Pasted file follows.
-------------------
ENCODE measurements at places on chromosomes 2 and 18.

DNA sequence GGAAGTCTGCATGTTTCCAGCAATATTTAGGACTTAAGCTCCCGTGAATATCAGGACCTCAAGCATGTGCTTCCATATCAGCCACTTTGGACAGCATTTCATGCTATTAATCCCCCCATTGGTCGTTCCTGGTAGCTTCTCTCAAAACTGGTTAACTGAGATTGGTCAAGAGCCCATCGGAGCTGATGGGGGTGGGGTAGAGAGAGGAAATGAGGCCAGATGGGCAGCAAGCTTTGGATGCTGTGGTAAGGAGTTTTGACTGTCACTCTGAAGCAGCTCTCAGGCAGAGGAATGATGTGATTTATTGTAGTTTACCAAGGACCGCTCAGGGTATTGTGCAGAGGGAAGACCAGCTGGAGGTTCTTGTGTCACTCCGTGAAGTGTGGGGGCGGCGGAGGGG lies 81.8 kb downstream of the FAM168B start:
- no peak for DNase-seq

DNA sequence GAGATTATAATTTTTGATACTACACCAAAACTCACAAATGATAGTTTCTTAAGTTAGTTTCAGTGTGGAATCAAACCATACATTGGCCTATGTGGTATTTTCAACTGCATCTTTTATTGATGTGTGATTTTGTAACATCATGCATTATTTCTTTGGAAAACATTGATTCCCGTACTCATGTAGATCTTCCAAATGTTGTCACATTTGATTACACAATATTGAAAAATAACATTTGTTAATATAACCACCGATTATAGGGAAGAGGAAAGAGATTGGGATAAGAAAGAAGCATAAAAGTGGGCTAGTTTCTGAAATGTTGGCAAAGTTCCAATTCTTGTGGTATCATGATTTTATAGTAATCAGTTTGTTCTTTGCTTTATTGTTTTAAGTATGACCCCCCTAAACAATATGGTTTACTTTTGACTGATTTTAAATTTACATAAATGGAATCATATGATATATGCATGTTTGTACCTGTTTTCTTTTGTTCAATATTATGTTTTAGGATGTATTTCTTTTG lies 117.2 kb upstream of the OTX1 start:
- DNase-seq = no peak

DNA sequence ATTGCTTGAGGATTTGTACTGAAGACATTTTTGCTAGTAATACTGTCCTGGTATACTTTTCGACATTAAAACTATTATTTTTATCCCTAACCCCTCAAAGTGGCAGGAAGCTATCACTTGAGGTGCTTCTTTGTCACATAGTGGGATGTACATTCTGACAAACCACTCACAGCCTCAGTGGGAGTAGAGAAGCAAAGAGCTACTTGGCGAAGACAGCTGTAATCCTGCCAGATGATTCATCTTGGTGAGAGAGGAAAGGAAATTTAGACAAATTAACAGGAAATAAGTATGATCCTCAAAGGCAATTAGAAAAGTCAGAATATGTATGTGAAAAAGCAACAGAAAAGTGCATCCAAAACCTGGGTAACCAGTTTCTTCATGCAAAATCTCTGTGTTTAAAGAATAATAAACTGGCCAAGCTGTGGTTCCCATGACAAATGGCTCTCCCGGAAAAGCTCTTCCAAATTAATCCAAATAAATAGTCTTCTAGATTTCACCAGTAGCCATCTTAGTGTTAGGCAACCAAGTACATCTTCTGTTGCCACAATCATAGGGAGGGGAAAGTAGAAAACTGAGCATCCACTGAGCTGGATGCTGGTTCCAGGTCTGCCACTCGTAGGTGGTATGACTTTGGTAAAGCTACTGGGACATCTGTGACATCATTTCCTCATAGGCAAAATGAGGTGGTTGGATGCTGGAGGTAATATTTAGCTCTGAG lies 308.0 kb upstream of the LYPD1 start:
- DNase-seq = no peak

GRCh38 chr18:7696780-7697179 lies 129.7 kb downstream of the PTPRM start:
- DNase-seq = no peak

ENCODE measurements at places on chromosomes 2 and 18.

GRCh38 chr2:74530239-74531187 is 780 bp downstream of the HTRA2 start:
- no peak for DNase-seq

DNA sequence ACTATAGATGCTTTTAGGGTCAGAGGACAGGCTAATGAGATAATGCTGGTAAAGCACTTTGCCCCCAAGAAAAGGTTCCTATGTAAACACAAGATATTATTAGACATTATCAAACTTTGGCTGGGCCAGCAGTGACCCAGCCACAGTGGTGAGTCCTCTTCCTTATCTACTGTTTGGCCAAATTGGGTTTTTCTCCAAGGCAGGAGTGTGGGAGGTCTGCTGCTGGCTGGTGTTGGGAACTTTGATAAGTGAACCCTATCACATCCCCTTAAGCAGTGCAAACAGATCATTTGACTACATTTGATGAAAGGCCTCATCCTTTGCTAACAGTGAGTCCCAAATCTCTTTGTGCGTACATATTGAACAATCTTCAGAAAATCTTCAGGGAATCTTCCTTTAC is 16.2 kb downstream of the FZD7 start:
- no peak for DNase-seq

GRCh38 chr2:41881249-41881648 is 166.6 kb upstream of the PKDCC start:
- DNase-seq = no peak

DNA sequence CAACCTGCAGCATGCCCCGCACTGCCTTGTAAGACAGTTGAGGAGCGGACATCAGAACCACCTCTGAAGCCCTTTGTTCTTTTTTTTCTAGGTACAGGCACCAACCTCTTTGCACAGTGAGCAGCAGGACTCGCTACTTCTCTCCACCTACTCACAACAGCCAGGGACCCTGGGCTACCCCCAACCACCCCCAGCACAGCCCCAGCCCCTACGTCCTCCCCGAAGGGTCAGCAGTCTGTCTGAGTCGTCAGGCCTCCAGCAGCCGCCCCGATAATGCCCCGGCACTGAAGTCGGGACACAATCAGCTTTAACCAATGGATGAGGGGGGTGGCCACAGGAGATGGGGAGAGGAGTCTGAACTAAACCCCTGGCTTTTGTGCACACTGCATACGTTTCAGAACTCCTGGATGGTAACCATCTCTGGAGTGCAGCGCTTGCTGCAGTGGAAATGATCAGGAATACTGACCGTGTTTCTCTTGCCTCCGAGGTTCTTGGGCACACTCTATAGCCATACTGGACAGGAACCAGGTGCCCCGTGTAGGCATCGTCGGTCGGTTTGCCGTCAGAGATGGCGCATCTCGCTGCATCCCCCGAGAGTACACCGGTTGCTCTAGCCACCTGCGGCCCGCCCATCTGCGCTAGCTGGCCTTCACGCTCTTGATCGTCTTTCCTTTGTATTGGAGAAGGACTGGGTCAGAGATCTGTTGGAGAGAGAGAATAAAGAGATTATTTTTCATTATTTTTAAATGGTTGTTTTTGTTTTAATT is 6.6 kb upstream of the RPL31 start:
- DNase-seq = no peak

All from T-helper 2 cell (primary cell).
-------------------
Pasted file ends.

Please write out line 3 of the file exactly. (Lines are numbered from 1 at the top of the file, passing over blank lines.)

- no peak for DNase-seq